There are a ton of things a photographer has to do to make a great image: Get the perfect light, find a killer composition, focus — but for former White House photographer Amanda Lucidon, the most important one was just showing up.

In a new book, “Chasing Light,” Lucidon, whose primary job was to chronicle first lady Michelle Obama, said she lived in fear of arriving too late, getting left behind and being unable to do her job, which she describes as “documenting the presidency for history.” To make sure her nightmare didn’t come true, she writes, she adopted a mantra: “The motorcade only waits for one person … and it’s not you.”

Lucidon doesn’t seem to have gotten left behind; the book is packed with images of Michelle Obama in public and private moments — with her husband, her daughters, schoolchildren, visiting dignitaries and celebrities, in settings from the Great Wall of China to the White House kitchen garden.

In the book, the former freelance photographer also offers some insider recollections. For instance, she writes about how one of the best-known images of the Obamas’ White House years — a candid photo of Michelle Obama grinning like a schoolgirl with her crush as she snuggles next to the president while he leans toward her — almost didn’t happen.  The picture was taken when the couple was filming a taped video segment, Lucidon remembers, and she had time only for a single snap. “It happened so quickly that I didn’t have time to compose the image,” she says.

She also describes the admiration she developed for her subject, who became a mentor and role model. “She has always been a shining example of the light I was chasing in my own life,” she writes. “Watching her through the lens of my camera, I learned so much about myself and life I wanted to create.”

In an interview Monday, Lucidon said her book tour has put her in a spot she’s not used to: in front of the cameras. “I think I prefer being behind them,” she said. But since she’s the subject now, we finally got to ask the question that’s been burning since we flipped through 200-plus pages of Michelle Obama looking flawless: Did the first lady ever really hate a picture of herself? Did the woman ever have a bad hair day?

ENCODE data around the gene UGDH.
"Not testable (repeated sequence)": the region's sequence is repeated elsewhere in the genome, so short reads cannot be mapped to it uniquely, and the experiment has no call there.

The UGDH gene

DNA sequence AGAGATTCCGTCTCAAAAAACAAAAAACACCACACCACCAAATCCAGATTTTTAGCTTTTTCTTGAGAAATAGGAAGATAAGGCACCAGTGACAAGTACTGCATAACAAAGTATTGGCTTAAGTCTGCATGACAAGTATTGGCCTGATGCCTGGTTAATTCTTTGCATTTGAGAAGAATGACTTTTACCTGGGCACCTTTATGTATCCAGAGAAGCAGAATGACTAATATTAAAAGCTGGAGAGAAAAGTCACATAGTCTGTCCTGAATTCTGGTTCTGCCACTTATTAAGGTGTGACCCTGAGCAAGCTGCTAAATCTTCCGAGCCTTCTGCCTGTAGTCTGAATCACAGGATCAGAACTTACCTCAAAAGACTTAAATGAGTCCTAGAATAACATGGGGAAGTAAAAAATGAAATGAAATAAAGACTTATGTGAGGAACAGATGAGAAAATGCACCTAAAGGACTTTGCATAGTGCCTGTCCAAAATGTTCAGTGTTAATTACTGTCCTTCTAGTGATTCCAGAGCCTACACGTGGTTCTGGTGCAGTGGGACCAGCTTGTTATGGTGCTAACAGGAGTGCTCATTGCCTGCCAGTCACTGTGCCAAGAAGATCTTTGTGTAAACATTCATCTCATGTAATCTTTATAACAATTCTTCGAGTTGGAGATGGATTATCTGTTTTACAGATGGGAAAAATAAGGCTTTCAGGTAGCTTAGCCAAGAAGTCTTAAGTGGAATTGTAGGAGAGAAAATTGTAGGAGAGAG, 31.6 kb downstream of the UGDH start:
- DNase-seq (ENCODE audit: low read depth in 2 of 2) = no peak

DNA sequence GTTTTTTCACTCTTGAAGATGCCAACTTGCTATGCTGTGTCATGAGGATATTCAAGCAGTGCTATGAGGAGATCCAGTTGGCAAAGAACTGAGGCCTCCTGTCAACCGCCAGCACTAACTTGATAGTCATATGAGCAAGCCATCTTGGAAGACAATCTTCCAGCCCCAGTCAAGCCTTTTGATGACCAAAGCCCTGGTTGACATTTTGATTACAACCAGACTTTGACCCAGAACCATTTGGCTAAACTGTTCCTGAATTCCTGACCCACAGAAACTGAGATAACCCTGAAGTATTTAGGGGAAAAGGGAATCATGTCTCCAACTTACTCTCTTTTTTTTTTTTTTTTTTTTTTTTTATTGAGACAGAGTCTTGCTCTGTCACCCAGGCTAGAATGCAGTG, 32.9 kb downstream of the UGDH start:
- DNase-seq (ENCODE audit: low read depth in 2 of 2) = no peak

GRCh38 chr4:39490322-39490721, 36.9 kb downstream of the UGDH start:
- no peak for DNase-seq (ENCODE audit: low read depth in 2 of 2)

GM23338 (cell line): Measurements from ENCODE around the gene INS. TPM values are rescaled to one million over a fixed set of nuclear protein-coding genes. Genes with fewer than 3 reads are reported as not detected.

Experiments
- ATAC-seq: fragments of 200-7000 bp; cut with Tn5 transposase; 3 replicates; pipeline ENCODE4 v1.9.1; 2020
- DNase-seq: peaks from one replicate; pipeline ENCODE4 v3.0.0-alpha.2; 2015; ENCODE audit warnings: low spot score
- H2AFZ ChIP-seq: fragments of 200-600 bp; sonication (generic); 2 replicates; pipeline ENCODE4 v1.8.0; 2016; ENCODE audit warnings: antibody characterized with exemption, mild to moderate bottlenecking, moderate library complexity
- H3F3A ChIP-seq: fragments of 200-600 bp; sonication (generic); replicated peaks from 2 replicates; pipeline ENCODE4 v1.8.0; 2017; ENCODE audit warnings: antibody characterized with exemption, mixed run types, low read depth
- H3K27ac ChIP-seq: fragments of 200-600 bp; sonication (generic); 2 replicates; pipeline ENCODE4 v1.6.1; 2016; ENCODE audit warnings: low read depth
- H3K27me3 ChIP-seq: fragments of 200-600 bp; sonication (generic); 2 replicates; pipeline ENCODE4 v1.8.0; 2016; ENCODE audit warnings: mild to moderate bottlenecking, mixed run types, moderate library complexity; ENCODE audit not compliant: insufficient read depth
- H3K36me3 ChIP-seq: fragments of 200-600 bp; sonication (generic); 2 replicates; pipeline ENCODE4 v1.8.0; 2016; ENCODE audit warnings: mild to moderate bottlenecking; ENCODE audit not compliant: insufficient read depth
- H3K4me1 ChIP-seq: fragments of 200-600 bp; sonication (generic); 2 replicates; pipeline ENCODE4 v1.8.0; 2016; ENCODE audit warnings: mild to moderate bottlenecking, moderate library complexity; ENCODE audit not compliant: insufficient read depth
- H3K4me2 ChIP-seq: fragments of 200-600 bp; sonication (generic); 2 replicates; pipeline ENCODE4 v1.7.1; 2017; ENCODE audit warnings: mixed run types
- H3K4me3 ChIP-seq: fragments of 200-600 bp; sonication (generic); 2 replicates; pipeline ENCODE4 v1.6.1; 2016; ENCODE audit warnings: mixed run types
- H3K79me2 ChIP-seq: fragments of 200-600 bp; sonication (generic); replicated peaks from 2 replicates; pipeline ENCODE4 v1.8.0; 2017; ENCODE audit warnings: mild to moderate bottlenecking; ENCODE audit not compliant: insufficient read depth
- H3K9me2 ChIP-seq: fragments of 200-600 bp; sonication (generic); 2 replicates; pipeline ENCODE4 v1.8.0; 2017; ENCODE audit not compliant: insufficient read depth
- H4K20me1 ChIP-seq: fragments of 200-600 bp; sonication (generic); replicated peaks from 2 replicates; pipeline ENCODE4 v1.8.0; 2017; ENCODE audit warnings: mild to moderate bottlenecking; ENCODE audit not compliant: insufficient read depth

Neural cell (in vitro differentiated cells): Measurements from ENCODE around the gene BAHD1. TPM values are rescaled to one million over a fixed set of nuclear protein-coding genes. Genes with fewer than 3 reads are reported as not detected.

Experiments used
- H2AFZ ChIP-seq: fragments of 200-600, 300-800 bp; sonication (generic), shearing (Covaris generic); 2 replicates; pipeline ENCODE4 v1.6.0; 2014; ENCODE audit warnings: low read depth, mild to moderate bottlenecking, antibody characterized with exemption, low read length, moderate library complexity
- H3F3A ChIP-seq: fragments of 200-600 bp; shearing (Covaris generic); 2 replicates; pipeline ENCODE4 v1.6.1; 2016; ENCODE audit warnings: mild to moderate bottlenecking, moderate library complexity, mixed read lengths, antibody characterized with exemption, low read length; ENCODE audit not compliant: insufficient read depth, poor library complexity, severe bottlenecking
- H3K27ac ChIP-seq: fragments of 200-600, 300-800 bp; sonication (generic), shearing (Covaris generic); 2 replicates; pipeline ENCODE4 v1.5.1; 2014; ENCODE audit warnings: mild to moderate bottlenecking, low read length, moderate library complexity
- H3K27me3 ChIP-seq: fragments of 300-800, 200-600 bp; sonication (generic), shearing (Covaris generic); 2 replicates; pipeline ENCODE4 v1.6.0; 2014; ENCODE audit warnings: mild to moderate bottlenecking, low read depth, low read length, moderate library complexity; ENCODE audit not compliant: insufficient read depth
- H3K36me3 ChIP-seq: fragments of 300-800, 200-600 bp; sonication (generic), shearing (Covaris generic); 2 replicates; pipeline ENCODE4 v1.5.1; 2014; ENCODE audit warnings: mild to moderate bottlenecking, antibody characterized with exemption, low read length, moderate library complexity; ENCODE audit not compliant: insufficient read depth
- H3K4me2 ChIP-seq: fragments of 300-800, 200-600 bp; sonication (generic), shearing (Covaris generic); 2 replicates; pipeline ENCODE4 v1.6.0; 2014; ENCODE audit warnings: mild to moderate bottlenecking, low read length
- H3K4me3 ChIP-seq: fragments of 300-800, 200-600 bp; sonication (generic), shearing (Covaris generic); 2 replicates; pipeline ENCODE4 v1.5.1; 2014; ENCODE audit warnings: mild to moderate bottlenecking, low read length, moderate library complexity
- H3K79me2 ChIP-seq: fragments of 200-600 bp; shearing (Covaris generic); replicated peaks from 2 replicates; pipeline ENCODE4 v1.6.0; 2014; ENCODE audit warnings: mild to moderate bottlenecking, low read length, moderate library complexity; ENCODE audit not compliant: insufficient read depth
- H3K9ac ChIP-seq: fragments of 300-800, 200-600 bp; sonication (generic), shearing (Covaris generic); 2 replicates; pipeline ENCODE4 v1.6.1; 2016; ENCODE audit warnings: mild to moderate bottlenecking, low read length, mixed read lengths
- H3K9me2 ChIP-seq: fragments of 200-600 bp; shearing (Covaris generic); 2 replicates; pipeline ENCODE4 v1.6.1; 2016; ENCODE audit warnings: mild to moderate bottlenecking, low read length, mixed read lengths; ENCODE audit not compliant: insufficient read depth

Lucidon laughed. “As White House photographers, we were in a very trusted role,” she said. “There was never a time when we were told not to take a photo.”

We got even more behind the scenes with her as she described the sheer logistics of the job. “I’m 5’4″ and the first lady is much taller, so even when she’s walking, I’m running,” she said. Another challenge was staying ahead of the first lady as she arrived at various places (“I was always hopping out of the motorcade and running”) to capture people’s reactions to encountering the first lady.

One such photo happens to be one of Lucidon’s favorites from her years at the White House. It’s Michelle Obama, seen from behind, surprising a group of students by dropping by their tour. Some are clapping, some are crying, and others are cracking up. “It’s just raw emotion,” she says. “And that encapsulates a lot of what I was able to witness.”

Lucidon isn’t the only Obama-era photographer stepping out from behind the lens to share her own story. Pete Souza, the chief White House photographer who has developed a large social media following for his pointed posts contrasting Obama with President Trump, has a book coming out next month.